The Christy Collection

Military Stories and Articles

PFC Sixto Escobar, US Army (1941-1945)

PFC Sixto Escobar, US Army (1941-1945)

Sixto Escobar, of the United States Army between 1941 and 1945, was Puerto Rico’s first world boxing champion, and International Boxing Hall of Fame member. Remembered today with the Estadio Sixto Escobar, the San Juan home of River Plate Puerto Rico, as well as many buildings, roads, and statues, he is a favored son of the island territory. Not as many people know, though, that he served in the military during the Second World War as an Army PFC. Remembering Sixto Escobar Escobar was born in...

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Lt. Henry Fonda, U.S. Navy (1942-1946)

Lt. Henry Fonda, U.S. Navy (1942-1946)

Lt. Henry Fonda, of the US Navy between 1942 and 1946, interrupted a prominent career as a film actor in order to serve his country when it needed him most. Fonda’s commanding screen presence made him a favorite of theatergoers for five decades, culminating in an Oscar for his final performance. Henry Fonda’s Stage Beginnings Born in Grand Island, Nebraska, in 1905, Fonda was the son of a printer. Raised in Omaha, he witnessed and was profoundly affected by the horrors of the Omaha race riot...

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Women Combat Journalists

Women Combat Journalists

The Second World War opened a new chapter in the lives of Depression-weary Americans. As husbands and fathers, sons and brothers shipped out to fight in Europe and the Pacific, millions of women marched into factories, offices, and military bases to work in paying jobs and in roles traditionally reserved for men in peacetime. It was also a time that offered new professional opportunities for women journalists - a path to the rarest of assignments, war reporters. Talented and determined, dozens...

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Korean War – The Forgotten War

Korean War – The Forgotten War

Calling the war in Korea, the "forgotten war" has been part of the American lexicon since 1951. However, why it was called that in the first place is not completely understood. To understand how the words and, more importantly, how its meaning became part of our national mentality, one must first appreciate the history of what was occurring on the Korean peninsula before, during, and following the war. Korea was ruled by Japan from 1910 until the closing days of World War II in 1945 when the...

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Irena Sendler

Irena Sendler

Often, non-combatant civilians risk their lives by performing quiet yet extraordinary acts of selflessness and gallantry that require just as much bravery as a soldier charging head-on into enemy fire. Irena Sendler was one such civilian. She was a gentle but determined Polish social worker who managed to smuggle 2,500 children out of the Warsaw Ghetto during the Second World War. As amazing as this feat was, she was only internationally honored for her immense bravery toward the end of her...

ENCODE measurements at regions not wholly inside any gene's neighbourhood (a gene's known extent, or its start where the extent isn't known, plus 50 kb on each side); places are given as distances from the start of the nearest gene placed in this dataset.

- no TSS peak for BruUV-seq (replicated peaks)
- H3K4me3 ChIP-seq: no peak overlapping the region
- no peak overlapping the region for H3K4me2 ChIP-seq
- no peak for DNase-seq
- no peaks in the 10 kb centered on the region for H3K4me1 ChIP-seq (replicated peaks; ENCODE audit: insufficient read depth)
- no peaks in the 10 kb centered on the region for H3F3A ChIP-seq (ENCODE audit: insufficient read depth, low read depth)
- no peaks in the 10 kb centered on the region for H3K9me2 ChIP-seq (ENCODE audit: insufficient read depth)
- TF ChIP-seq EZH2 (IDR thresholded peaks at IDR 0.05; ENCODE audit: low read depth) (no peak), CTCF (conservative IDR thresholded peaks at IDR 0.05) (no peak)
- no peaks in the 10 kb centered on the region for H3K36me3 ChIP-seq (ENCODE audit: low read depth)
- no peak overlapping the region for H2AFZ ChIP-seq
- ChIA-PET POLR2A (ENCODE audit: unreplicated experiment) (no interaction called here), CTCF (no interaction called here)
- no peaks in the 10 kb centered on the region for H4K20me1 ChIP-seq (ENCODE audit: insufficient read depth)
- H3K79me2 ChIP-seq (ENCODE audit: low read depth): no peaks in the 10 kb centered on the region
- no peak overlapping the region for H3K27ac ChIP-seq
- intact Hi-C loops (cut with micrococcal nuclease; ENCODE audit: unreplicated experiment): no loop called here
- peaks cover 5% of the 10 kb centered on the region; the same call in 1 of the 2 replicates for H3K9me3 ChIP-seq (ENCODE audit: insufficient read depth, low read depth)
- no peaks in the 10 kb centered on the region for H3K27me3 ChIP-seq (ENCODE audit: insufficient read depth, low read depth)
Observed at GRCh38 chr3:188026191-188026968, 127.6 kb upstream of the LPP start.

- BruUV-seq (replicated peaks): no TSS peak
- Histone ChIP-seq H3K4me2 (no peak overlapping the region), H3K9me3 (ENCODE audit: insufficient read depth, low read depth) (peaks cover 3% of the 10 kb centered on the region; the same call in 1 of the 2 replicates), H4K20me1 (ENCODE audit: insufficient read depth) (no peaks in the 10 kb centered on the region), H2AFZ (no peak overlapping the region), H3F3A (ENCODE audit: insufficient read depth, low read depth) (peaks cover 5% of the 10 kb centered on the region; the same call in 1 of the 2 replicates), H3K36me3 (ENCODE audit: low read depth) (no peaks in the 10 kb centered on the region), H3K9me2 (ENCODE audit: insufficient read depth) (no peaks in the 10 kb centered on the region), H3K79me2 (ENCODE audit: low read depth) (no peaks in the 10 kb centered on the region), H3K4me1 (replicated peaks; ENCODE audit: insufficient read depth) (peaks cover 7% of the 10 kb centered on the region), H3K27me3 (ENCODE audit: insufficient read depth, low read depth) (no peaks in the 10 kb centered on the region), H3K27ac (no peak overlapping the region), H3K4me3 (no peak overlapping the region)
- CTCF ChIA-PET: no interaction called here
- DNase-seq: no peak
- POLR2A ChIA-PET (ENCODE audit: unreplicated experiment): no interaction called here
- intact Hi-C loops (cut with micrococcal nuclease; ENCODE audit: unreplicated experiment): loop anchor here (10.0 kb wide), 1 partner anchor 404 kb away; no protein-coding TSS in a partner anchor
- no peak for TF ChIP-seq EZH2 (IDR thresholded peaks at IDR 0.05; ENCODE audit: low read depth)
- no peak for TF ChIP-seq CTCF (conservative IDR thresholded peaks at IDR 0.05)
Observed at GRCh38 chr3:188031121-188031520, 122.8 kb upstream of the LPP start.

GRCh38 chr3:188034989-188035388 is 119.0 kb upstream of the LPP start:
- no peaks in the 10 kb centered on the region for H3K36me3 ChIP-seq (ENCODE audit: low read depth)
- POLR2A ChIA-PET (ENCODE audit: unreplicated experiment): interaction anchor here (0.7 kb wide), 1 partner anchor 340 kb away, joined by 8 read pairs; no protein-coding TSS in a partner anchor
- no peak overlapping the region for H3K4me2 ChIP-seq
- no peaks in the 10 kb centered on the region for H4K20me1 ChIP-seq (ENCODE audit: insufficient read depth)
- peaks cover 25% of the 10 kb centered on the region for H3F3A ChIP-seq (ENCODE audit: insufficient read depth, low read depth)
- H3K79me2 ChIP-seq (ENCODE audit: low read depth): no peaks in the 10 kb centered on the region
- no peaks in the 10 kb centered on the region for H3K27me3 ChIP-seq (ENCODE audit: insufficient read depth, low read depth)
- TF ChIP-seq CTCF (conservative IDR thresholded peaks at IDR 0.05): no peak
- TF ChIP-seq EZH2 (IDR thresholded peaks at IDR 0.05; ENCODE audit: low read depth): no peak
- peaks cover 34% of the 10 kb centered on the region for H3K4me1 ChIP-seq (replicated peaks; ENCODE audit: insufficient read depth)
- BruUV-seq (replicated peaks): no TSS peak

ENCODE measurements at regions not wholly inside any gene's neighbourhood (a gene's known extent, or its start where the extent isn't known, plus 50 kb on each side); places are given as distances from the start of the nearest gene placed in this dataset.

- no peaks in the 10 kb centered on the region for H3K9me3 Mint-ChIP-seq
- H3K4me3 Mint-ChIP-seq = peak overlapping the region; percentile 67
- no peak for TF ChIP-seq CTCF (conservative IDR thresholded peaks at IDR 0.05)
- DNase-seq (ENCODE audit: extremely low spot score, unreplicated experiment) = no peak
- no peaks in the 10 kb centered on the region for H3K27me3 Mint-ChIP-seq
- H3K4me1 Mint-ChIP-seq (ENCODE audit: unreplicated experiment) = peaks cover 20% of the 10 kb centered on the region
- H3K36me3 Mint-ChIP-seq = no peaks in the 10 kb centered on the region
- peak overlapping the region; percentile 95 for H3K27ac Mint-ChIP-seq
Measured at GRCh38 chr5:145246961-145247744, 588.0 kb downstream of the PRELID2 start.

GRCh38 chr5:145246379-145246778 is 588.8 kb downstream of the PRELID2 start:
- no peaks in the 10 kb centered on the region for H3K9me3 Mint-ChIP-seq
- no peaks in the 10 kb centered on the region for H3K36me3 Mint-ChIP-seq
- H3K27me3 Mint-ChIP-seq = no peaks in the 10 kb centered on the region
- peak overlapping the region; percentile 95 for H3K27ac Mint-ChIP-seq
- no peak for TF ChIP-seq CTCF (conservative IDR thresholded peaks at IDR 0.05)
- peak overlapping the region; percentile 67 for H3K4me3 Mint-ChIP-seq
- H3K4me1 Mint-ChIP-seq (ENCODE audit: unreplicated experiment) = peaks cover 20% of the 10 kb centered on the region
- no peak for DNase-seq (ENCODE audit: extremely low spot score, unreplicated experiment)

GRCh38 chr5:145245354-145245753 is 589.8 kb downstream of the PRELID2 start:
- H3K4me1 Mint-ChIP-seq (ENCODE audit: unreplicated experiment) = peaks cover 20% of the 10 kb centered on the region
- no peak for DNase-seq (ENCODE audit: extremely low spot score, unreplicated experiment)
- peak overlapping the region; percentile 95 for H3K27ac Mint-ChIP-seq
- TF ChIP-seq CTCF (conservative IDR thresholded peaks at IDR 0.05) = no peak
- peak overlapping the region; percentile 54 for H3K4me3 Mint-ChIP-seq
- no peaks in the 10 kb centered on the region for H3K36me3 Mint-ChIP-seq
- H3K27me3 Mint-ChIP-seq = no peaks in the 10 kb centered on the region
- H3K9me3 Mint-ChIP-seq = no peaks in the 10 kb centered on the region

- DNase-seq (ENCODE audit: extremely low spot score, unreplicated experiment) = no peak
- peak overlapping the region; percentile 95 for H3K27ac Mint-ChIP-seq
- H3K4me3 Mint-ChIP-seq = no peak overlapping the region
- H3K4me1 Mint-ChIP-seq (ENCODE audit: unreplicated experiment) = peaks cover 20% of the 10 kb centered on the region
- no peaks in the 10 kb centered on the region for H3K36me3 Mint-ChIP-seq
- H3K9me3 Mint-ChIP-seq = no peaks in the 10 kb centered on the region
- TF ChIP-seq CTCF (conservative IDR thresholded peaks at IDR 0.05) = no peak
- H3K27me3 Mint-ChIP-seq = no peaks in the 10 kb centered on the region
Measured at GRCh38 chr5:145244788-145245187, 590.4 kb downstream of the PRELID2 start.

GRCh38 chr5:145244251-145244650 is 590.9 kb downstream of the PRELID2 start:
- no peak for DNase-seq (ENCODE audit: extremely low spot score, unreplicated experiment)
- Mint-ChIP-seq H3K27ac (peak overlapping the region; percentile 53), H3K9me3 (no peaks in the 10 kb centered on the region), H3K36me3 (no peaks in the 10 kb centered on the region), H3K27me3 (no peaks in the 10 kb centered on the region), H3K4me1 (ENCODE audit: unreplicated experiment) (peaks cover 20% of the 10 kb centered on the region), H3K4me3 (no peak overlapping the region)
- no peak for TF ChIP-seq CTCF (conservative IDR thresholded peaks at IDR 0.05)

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Operation, Torch Then And Now by Jean Paul Pallud

Operation, Torch Then And Now by Jean Paul Pallud

The Allied invasion of North Africa is a convoluted tale of politics, diplomacy, grand strategy, and a military campaign. Operation Torch introduced the Americans to the swings and roundabouts of land combat against the Axis Powers and showed up some of the military inconsistencies of their allies - the British. The great partnership was underway on the rocky road to total victory in 1945. The invasion pitted Frenchman against Frenchman and culminated in the total defeat of Germany and Italy...

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WW2 – Battle of Saipan (1944)

WW2 – Battle of Saipan (1944)

War inevitably equals mass casualties, whether numbering in the dozens or the hundreds, or the hundreds of thousands - this truth that has accompanied war for thousands of years. A generally accepted fact is that these casualties, whether civilian or military, are usually the direct result of enemy soldiers attacking, disease, and famine in the wake of an invasion. Sometimes, however, other means account for mass deaths in war. Such was the case of Saipan's Battle in the Second World War when...

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The Liberation of Auschwitz Concentration Camp

The Liberation of Auschwitz Concentration Camp

THE LIBERATION OF AUSCHWITZ On January 27, 1945, 75-years ago this month, the Soviet Army pried open the gates of Auschwitz concentration camp in German-occupied Poland and liberated some 7,000 emaciated prisoners. About 58,000 others had been hurriedly marched westward before the Soviet Army approached. Auschwitz, the German word for the Polish town of Oswiecim, was the site of the largest Nazi concentration camp during WWII. It consisted of a concentration camp, a labor camp, and large gas...

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